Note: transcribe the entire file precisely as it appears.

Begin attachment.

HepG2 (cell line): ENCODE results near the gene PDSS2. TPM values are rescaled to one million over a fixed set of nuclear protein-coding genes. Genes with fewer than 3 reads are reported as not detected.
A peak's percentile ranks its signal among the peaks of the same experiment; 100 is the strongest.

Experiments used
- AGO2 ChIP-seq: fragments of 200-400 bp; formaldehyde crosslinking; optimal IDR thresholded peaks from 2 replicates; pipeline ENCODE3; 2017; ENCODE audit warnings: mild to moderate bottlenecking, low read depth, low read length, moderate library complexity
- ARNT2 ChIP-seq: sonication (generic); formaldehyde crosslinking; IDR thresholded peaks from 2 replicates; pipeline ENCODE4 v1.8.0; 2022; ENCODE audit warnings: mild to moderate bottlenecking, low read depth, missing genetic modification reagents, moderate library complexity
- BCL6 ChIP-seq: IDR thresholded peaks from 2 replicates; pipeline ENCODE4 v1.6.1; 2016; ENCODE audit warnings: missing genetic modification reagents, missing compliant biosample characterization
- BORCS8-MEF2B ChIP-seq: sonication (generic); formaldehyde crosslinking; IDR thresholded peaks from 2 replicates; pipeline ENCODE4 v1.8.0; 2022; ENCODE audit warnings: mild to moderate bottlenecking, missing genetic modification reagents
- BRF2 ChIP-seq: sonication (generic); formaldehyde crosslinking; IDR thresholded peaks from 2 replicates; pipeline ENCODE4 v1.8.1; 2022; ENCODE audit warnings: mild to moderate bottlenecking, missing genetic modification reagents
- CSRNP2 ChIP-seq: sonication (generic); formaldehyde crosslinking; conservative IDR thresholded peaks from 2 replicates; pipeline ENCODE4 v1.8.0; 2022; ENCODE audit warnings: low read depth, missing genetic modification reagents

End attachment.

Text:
HepG2 (cell line): ENCODE results near the gene PDSS2. TPM values are rescaled to one million over a fixed set of nuclear protein-coding genes. Genes with fewer than 3 reads are reported as not detected.
A peak's percentile ranks its signal among the peaks of the same experiment; 100 is the strongest.

Experiments used
- AGO2 ChIP-seq: fragments of 200-400 bp; formaldehyde crosslinking; optimal IDR thresholded peaks from 2 replicates; pipeline ENCODE3; 2017; ENCODE audit warnings: mild to moderate bottlenecking, low read depth, low read length, moderate library complexity
- ARNT2 ChIP-seq: sonication (generic); formaldehyde crosslinking; IDR thresholded peaks from 2 replicates; pipeline ENCODE4 v1.8.0; 2022; ENCODE audit warnings: mild to moderate bottlenecking, low read depth, missing genetic modification reagents, moderate library complexity
- BCL6 ChIP-seq: IDR thresholded peaks from 2 replicates; pipeline ENCODE4 v1.6.1; 2016; ENCODE audit warnings: missing genetic modification reagents, missing compliant biosample characterization
- BORCS8-MEF2B ChIP-seq: sonication (generic); formaldehyde crosslinking; IDR thresholded peaks from 2 replicates; pipeline ENCODE4 v1.8.0; 2022; ENCODE audit warnings: mild to moderate bottlenecking, missing genetic modification reagents
- BRF2 ChIP-seq: sonication (generic); formaldehyde crosslinking; IDR thresholded peaks from 2 replicates; pipeline ENCODE4 v1.8.1; 2022; ENCODE audit warnings: mild to moderate bottlenecking, missing genetic modification reagents
- CSRNP2 ChIP-seq: sonication (generic); formaldehyde crosslinking; conservative IDR thresholded peaks from 2 replicates; pipeline ENCODE4 v1.8.0; 2022; ENCODE audit warnings: low read depth, missing genetic modification reagents